I spend the majority of my day speaking to people about Chiropractic, and doing my best to educate them about the effects of an adjustment. There are other components to health that I must preach about, as they are similarly important.
Thanks to Chiro.org, I came across a recent study that was just published on PubMed.gov, Dietary pattern and depressive symptoms in the middle age. Since this is my initial blog post that is about nutrition it will obviously be filed under the Nutrition category, however it also made me realize I was missing a category: Obvious.
As obvious as some ideas and concepts might be, we can often find experts recommending the opposite. Their reasoning usually is based on a lack of data or peer reviewed journals speaking about the particular subject.
This is fine in some instances, since at the very least the job of a health professional, be it a Chiropractor, Medical Doctor, Physical Therapist, or Nurse is to above all else, do no harm.
I bring all of this up, as this PubMed article continues to lay groundwork for the importance of nutrition in our lives. This is actually contrary to many of the professional opinions I have heard regarding depression and diet.
The most significant finding is the length of time it possibly takes to make an impact on your system. In this case, “a processed food dietary pattern is a risk factor for CES-D depression 5 years later, whereas a whole food pattern is protective.” This is a gradual effect that your wouldn’t really take notice of until it was too late. By that time most people are more likely to blame an recent external factor for their change in mood. i.e. relationships, money, lack of sleep.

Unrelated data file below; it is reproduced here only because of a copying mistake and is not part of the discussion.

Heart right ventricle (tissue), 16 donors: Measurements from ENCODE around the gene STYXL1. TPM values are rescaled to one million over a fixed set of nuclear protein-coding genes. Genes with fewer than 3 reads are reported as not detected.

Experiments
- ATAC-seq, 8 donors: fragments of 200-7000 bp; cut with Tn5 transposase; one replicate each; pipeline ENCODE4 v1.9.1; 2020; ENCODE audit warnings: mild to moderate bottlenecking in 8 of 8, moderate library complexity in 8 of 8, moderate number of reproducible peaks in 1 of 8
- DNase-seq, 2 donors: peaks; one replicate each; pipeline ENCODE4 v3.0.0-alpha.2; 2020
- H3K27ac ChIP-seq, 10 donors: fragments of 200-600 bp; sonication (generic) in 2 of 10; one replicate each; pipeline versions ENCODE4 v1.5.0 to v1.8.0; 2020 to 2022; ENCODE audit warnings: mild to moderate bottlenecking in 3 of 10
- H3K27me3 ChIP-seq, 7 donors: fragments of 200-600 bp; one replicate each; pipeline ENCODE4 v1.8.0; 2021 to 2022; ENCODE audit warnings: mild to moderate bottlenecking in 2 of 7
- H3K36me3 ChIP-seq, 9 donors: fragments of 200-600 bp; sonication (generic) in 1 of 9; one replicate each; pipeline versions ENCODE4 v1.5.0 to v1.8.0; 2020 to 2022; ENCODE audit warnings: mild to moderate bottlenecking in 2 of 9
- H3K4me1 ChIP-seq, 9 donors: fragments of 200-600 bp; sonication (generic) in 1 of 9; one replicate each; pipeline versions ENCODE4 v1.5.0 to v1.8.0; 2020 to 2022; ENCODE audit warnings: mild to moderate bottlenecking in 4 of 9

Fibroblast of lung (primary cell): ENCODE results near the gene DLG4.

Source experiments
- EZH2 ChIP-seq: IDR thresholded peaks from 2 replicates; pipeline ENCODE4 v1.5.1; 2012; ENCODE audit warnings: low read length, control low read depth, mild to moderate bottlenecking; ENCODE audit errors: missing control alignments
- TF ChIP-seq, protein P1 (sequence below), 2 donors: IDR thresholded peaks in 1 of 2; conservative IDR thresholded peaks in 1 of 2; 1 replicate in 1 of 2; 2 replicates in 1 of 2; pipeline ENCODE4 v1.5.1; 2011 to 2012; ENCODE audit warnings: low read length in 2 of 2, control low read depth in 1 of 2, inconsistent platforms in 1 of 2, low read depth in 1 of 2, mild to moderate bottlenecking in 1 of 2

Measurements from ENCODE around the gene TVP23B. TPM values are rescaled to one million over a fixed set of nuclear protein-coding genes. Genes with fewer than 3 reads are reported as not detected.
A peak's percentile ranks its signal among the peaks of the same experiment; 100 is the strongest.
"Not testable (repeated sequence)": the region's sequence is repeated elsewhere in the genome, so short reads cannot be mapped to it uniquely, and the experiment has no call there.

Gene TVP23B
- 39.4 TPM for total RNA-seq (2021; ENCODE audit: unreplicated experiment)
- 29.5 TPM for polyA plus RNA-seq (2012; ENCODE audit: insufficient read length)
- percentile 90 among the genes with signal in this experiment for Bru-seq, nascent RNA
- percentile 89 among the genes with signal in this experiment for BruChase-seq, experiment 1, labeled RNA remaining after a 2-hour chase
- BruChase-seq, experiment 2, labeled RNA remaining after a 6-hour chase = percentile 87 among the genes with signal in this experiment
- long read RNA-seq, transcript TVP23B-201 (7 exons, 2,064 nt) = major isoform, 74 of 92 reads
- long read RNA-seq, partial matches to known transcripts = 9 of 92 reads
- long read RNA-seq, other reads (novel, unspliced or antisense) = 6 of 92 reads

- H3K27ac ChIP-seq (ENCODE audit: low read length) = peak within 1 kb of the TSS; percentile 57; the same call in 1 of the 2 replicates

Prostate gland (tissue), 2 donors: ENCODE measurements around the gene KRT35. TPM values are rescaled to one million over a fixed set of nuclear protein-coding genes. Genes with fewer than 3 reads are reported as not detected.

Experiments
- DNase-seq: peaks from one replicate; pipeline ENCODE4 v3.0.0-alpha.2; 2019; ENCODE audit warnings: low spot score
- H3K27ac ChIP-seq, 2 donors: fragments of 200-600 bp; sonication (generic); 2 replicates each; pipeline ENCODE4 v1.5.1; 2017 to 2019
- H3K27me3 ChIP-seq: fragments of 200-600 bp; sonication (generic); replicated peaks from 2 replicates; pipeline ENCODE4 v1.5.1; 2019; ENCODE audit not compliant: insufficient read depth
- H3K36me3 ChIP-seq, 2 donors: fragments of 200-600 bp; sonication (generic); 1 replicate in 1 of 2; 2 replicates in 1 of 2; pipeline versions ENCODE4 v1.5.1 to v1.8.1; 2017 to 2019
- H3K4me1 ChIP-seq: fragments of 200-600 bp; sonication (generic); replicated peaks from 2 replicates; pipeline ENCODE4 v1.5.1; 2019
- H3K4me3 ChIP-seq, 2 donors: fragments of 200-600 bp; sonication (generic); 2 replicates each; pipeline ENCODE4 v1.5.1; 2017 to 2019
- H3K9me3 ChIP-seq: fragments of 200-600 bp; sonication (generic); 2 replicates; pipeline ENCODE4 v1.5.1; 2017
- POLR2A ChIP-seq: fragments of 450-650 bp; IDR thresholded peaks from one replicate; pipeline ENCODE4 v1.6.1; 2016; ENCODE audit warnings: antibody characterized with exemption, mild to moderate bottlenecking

Missing this relationship could be the difference between success and failure in all of these areas!
Excuse me doctors? Do you mean to tell me that we are what we eat? That the food we consume effects our emotional state, and potentially our behavior related to that state?
But wait! This study was only done on the middle aged. What happens if children are raised on processed foods? Does it effect them faster, slower, or as the junk food companies would love us to believe, not at all.
I might be making a leap here, but could a change ito a healthy diet also reduce the potential for all humans to reduce their dependency on prescription antidepressants? Could it be that simple?
So may questions, but I don’t think we need to wait for more studies to answer them for us. I would like to hold out hope that this type of study might change the current standards of care regarding depressed people. See a health care provider that will take the time and vested interest in your health, and at the very least point you in the right direction.
I know the majority of my Chiropractic colleagues have been dispensing this type of information and logic for years. I have a tendency to speak of it in terms of nervous system dysfunction caused by poor nutrition. I know we are not the only ones doing so, but it could not be a better time to challenge ourselves, friends, neighbors, and families to make these changes.
For those battling depression this could be a great first step to recovery.